In addition to segmentation by scope, the vendor landscape can also be segmented by native and emerging vendors. Native vendors consist of players who already have a successful base product in the market and are providing analytics capabilities on top of it. Emerging vendors provide license-based analytics software that connects with native vendors’ prevalent products and platforms to aggregate data for analytics.
|Native vendors||Emerging vendors|
|Include CISCO, Citrix, Google, Microsoft, OEMs, Oracle, and VMware||Include 1E, AppDynamics (CISCO), AppNeta, Aternity, CatchPoint, Datadog, Dynatrace, eG Innovation, Enow, Lakeside, Microfocus, New Relic, Nexthink, Rigor, Sinefa, SolarWinds Pingdom, and ThousandEyes (CISCO)|
We’ll soon be launching a new vendor assessment in the Digital Experience Management product space, so keep your eyes peeled. Please contact us at [email protected] or [email protected] for more information.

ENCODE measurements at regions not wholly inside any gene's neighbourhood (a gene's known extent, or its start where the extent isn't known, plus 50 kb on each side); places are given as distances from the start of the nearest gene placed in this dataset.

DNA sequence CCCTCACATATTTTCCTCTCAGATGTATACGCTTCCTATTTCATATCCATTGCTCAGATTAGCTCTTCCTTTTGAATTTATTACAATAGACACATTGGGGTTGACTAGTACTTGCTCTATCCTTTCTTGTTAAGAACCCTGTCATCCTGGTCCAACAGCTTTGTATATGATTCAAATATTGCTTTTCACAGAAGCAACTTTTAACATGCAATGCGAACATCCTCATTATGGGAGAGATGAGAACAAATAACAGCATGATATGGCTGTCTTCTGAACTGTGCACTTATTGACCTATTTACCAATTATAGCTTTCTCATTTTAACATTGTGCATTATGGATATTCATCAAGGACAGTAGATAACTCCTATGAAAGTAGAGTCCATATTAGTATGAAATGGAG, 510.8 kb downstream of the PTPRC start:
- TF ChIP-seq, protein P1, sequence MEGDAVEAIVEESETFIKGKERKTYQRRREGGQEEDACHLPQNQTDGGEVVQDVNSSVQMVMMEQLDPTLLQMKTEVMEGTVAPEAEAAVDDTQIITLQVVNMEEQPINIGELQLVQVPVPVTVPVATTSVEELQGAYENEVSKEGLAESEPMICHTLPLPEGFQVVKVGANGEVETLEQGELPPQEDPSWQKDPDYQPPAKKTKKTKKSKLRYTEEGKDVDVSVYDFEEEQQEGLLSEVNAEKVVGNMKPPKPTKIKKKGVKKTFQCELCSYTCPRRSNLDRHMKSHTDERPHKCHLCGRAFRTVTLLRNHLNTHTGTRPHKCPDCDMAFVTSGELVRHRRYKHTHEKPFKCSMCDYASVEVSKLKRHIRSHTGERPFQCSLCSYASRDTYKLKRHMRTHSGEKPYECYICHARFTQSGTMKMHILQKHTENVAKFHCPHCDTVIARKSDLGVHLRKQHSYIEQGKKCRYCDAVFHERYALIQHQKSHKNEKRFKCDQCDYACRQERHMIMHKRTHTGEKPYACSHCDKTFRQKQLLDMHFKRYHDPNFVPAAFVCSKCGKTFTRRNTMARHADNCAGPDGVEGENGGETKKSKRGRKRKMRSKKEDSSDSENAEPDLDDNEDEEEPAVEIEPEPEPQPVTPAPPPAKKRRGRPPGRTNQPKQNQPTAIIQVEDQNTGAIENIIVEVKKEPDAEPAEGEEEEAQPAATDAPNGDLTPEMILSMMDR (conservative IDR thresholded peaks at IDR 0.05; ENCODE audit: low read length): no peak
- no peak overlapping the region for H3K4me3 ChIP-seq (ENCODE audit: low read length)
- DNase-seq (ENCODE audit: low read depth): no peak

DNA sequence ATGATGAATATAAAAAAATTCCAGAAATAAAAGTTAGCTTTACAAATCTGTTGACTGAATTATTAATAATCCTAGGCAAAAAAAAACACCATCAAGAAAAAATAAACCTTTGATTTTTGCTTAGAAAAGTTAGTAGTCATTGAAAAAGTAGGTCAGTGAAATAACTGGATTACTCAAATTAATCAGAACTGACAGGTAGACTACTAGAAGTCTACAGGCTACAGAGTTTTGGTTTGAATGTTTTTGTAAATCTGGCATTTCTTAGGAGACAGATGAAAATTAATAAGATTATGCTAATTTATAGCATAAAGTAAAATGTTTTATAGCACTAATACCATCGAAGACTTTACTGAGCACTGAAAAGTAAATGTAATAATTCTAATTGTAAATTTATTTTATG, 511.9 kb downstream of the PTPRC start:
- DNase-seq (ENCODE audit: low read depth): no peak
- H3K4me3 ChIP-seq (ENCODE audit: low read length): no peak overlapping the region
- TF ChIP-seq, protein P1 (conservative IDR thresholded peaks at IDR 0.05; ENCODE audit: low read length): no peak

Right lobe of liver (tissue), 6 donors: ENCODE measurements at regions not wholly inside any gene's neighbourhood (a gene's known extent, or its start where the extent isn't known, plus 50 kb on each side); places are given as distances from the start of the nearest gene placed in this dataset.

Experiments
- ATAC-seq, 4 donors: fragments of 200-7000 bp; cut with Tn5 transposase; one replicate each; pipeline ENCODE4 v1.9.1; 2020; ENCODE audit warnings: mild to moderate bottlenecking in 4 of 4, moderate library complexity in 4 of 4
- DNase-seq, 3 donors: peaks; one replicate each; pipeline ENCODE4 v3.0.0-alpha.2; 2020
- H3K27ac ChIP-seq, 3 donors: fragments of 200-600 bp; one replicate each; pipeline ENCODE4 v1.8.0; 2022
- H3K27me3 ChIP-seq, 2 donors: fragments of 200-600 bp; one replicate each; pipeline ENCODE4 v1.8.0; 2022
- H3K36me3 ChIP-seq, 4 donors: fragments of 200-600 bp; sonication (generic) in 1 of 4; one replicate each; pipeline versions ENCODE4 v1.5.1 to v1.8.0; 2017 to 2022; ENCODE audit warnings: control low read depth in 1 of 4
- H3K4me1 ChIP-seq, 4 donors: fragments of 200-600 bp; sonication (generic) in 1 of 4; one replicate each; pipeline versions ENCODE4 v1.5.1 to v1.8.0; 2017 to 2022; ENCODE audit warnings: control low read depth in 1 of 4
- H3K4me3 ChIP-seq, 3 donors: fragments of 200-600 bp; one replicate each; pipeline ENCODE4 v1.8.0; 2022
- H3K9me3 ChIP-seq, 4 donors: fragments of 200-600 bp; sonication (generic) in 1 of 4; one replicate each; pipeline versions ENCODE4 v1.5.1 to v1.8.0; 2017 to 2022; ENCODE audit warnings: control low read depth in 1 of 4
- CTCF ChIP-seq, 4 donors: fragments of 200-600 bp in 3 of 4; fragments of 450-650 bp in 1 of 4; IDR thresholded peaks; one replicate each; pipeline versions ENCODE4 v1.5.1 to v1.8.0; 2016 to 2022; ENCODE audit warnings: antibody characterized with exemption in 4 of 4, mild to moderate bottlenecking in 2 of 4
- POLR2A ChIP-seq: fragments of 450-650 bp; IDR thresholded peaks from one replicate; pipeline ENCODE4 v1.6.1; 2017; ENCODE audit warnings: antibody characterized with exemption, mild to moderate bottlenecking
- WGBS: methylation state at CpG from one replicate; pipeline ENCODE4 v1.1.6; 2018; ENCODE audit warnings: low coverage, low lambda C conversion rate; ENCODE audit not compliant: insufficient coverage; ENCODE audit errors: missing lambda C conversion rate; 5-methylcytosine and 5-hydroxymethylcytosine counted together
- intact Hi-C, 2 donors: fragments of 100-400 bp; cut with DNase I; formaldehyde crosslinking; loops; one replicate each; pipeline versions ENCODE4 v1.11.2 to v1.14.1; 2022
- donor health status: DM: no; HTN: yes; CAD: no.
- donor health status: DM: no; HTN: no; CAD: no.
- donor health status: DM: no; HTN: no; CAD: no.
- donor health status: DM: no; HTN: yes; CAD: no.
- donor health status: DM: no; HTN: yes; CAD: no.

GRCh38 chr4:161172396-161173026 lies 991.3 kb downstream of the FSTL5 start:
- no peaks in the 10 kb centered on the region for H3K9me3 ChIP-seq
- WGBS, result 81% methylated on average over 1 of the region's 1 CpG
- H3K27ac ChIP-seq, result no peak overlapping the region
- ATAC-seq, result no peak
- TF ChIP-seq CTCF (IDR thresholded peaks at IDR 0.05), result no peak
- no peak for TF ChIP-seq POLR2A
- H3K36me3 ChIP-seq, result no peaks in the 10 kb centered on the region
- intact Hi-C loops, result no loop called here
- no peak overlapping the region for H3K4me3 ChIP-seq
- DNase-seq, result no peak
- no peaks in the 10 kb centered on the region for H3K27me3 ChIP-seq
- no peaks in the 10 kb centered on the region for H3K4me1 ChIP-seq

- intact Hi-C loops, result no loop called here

The digital services market is seeing a lot of traction, with technology companies acquiring digital and creative agencies to expand their digital portfolio. A modern digital services provider is continuously adding services into its digital portfolio, such as social, mobile, analytics, and cloud. Digital agencies help these technology providers build expertise in customer insight, user interface (UI) design, and campaign design. Hence, digital acquisitions help service providers expand quickly, and compete to grab a larger pie of the digital services market.
This is leading to a new disruptive model where customers get creative and seek business strategy from one firm instead of multiple agencies and consulting firms. However, the integration between consulting, design, and system development/deployment is harder to achieve on real customer engagements.